Judge orders immediate payment of $96K from kickbacks and bribes

A Columbus lawyer filed an appeal seeking Traficant's release on bond.
CLEVELAND -- Imprisoned ex-congressman James A. Traficant Jr. has to pay his $96,000 racketeering forfeiture now.
In an order filed Wednesday, U.S. District Judge Lesley Brooks Wells authorized the federal government to seize the money. An accompanying schedule of payments states that Traficant shall forfeit the money immediately, pursuant to the jury's findings in the case and court orders.
In April, the jury that found Traficant guilty determined that he owed $96,000 derived from a staffer's kickbacks, cash bribes, gifts and services in the racketeering count. In all, he was found guilty of 10 counts, including bribery and tax evasion.
Traficant was sentenced Tuesday to eight years in prison and taken into custody by U.S. marshals. Temporarily, Traficant is being housed at the Summit County Jail in Akron, where he had to remove his hairpiece during the booking process.
Maj. Charles Pongracz said today that Traficant is the same as he's always been -- flamboyant. He's talking to jail staff about running for re-election in November, the major said.
Traficant is in a 10-foot-by-10-foot cell with access to a microwave and TV in a day room. He can make all the collect phone calls he wants.
So far, the ex-congressman has declined to talk to reporters, Pongracz said. "That's unusual, but that could change," he said.
Traficant listed himself as unemployed and his former employment as congressman/sheriff, said a records clerk. The jail collected $608 he had on him in cash, the clerk said.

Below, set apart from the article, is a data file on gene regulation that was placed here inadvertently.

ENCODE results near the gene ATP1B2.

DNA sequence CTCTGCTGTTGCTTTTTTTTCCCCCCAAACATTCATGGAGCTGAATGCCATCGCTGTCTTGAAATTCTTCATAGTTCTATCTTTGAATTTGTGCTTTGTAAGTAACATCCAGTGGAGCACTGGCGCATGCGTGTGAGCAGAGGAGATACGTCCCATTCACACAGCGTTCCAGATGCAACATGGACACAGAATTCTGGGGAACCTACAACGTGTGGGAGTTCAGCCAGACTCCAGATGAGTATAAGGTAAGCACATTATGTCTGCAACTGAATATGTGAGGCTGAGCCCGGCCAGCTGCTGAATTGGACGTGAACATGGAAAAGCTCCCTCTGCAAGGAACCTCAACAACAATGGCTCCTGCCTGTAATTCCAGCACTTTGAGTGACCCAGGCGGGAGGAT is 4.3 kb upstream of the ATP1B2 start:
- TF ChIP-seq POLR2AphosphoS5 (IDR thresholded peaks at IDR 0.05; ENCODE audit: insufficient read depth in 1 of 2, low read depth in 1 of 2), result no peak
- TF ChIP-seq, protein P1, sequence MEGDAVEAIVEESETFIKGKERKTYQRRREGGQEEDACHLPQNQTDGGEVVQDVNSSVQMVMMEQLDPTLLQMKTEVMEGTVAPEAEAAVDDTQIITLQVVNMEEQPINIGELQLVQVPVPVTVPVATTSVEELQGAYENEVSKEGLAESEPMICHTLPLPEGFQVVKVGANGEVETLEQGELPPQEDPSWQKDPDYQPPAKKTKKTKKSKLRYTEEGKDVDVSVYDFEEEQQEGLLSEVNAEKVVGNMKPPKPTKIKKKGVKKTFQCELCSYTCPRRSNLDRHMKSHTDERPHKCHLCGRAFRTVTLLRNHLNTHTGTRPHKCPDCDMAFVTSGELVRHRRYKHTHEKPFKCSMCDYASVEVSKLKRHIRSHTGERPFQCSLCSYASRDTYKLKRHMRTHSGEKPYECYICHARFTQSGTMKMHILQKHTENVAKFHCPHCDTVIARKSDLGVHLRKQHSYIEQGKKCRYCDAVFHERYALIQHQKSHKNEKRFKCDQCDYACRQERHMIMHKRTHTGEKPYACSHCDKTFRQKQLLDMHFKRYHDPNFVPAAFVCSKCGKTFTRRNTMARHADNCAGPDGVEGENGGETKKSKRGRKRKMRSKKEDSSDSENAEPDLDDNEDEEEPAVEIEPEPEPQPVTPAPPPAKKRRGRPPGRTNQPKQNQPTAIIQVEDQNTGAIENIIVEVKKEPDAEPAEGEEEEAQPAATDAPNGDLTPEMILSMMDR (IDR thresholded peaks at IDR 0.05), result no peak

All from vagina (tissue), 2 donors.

Once in a federal prison, his hairpiece will be evaluated based on security concerns that contraband could be hidden underneath, Dan Dunne, Bureau of Prison spokesman in Washington, D.C., has said.
Michael Millken, Wall Street junk bond king, was not permitted to keep his hairpiece in prison, Dunne said.
County records, meanwhile, show that Traficant's home in Poland, worth about $160,000, is in the name of his wife, Tish. His horse farm in Greenford, worth about $150,000, is in his daughter Elizabeth's name.
No records show property in his name. His congressional pension is about $39,000.
Immediate custody
In remanding Traficant to custody, Judge Wells agreed with pretrial services that he violated conditions of his bond -- and knows he did -- by traveling to western Pennsylvania last week to interview a prosecution witness.
She also noted that he threatened FBI agents and may pose a danger to the safety of the community.
Pretrial services also recommended to Judge Wells that Traficant be imprisoned immediately because court officers were not able to verify his financial status or his residence -- he would not allow a visit to his home.
Traficant, 61, lists his residence on Main Street in Poland, where his wife, Tish, lives.
While in prison, Traficant will pay a $150,000 fine -- the cost of his incarceration. He also had to pay a special assessment of $1,000.
When Traficant is released from prison and begins serving three years' supervised release, he must provide his probation officer with any requested financial information. He also must pay any remaining unpaid financial penalty imposed by the judge and $19,580 in unpaid taxes.
In other court action, Columbus attorney Percy Squire, a Youngstown native, filed an appeal asking that the 6th U.S. Circuit Court of Appeals overrule Judge Wells' order that denied Traficant bond pending the outcome of his appeal.

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